62 Tilley Drive
South Burlington, VT 05403-4407
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There is no cure for diabetes, but there are many treatments available which allow people with diabetes to lead long and healthy lives. It is important to work with your diabetes care team to develop an individual diabetes treatment and self-care plan.
In all types of diabetes, there is too much glucose (sugar) in the blood. Keeping your blood glucose in target range is the key to successful diabetes control and living well with diabetes. Blood glucose levels are controlled by lifestyle changes and medications including insulin. Your diabetes care team will determine your blood glucose target range.
Types of Diabetes We Treat
We treat all types of diabetes, including the following:
- Type 1 Diabetes - previously known as juvenile diabetes, Type 1 diabetes is an autoimmune disease which occurs most commonly in children or young adults but can occur at any age. People with type 1 diabetes are no longer able to produce insulin. This can be a life threatening situation. Type 1 diabetes is treated with insulin injections or an insulin pump. Visit the American Diabetes Association for more information on type 1 diabetes.
- LADA- Latent Autoimmune Diabetes of Adults - this type of diabetes occurs in adults and may be confused with type 2 diabetes. LADA is treated with insulin.
- Type 2 Diabetes - a chronic condition that develops over time, in type 2 diabetes the body becomes insulin deficient. Treatment involves lifestyle modifications such as diet changes, increased physical activity and weight management; oral or injectable diabetes medications may also be used. Visit the American Diabetes Association for more information on type 2 diabetes.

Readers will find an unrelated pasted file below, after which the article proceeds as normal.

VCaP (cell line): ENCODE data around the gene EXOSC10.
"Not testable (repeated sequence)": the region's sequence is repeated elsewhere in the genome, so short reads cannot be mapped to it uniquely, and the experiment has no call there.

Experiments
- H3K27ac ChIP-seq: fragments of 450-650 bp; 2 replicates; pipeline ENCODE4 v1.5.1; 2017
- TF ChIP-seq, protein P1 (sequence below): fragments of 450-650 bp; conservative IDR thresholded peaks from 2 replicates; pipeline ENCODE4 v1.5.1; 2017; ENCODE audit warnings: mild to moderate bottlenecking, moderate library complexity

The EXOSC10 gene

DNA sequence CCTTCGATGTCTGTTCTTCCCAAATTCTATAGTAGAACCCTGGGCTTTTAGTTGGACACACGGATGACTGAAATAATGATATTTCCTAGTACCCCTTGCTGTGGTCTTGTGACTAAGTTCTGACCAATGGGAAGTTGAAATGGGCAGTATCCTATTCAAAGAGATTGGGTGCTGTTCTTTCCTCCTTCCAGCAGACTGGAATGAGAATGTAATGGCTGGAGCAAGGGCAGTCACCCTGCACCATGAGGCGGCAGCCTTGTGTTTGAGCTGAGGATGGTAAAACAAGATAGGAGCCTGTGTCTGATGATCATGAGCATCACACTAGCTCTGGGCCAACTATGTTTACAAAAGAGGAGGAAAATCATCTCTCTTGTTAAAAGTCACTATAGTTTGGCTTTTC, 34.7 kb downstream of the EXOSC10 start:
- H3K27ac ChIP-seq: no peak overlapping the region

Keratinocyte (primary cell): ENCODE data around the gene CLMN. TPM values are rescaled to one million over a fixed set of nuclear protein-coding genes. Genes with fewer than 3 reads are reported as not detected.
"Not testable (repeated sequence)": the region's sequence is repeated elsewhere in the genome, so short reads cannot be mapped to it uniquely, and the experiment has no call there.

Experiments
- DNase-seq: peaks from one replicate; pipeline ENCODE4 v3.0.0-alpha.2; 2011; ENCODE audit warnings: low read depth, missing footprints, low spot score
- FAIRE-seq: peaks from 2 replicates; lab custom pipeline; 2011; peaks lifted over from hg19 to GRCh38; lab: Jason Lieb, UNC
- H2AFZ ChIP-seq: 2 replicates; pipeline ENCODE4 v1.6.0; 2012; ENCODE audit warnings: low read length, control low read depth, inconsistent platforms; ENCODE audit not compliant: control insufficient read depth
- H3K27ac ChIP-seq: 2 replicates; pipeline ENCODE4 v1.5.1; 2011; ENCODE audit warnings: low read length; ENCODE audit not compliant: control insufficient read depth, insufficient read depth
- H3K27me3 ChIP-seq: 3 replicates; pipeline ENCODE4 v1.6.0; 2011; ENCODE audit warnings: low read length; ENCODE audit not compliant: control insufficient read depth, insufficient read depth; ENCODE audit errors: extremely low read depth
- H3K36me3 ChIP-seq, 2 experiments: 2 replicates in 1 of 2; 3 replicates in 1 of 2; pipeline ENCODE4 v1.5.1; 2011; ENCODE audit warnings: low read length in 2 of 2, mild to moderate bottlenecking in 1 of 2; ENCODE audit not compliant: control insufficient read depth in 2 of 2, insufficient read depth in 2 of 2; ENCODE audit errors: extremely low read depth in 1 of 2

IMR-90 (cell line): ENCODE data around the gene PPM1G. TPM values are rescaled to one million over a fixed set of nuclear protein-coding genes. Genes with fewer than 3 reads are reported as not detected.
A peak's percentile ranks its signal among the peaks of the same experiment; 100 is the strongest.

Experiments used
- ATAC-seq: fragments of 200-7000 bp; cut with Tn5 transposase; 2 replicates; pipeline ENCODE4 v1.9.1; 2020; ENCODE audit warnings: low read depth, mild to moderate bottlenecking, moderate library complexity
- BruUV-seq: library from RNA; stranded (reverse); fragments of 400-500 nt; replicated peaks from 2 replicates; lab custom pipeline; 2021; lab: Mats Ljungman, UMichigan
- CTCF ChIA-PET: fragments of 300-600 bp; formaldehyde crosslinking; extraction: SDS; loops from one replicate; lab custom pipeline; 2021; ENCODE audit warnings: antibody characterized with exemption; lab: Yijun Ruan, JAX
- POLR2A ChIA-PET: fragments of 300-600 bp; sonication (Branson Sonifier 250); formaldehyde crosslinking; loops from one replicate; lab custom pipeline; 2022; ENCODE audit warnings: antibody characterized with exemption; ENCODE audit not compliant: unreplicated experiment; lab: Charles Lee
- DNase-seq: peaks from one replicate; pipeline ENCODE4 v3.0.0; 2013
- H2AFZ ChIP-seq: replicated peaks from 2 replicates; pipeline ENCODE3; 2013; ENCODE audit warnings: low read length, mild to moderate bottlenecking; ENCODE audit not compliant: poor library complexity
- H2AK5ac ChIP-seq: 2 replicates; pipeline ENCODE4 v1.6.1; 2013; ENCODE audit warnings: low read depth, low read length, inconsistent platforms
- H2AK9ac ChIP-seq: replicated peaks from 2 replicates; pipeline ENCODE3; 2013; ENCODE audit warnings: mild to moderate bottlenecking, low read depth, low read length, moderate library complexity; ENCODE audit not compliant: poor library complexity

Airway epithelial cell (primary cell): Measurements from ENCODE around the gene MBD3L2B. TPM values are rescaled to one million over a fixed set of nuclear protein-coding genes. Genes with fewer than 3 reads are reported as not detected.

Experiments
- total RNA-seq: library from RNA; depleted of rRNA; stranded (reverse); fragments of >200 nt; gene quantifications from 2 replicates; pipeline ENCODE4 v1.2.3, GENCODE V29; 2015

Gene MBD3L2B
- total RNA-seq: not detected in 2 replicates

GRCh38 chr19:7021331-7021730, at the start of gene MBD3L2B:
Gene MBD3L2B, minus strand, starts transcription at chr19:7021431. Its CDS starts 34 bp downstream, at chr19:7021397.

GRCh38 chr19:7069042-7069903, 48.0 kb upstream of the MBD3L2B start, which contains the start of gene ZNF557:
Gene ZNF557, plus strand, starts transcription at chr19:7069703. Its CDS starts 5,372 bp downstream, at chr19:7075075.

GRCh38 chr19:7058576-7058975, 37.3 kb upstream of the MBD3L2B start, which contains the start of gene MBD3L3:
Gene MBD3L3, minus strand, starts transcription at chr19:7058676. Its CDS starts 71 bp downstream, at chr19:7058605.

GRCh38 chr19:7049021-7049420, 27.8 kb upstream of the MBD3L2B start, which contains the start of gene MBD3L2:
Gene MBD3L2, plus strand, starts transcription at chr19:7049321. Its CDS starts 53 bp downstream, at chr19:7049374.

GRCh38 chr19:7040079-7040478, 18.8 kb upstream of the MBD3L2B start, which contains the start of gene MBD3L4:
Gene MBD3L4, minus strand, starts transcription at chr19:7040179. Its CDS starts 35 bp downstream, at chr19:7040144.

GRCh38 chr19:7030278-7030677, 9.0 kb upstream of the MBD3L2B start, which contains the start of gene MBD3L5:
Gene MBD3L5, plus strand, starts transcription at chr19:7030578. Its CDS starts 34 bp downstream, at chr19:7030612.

- Prediabetes is diagnosed when blood glucose levels are higher than normal, but not high enough for a diagnosis of diabetes. Prediabetes often progresses to diabetes. Visit the American Diabetes Association for more information on prediabetes.
- Gestational Diabetes is a condition in which a woman who previously has not had diabetes develops high blood glucose levels during pregnancy. Screening for gestational diabetes is performed at 24-28 weeks of pregnancy. Treatment of gestational diabetes is important to prevent complications for both mother and baby. Visit the American Diabetes Association for more information on gestational diabetes.
Research & Clinical Trials
We have an active clinical research program and are currently conducting several major diabetes studies. Patients who participate in research studies receive free diabetes care, medication and diabetes supplies. Research studies are supervised by physicians and the University of Vermont review board.
Learn more about Diabetes diagnosis or call 802-847-4576.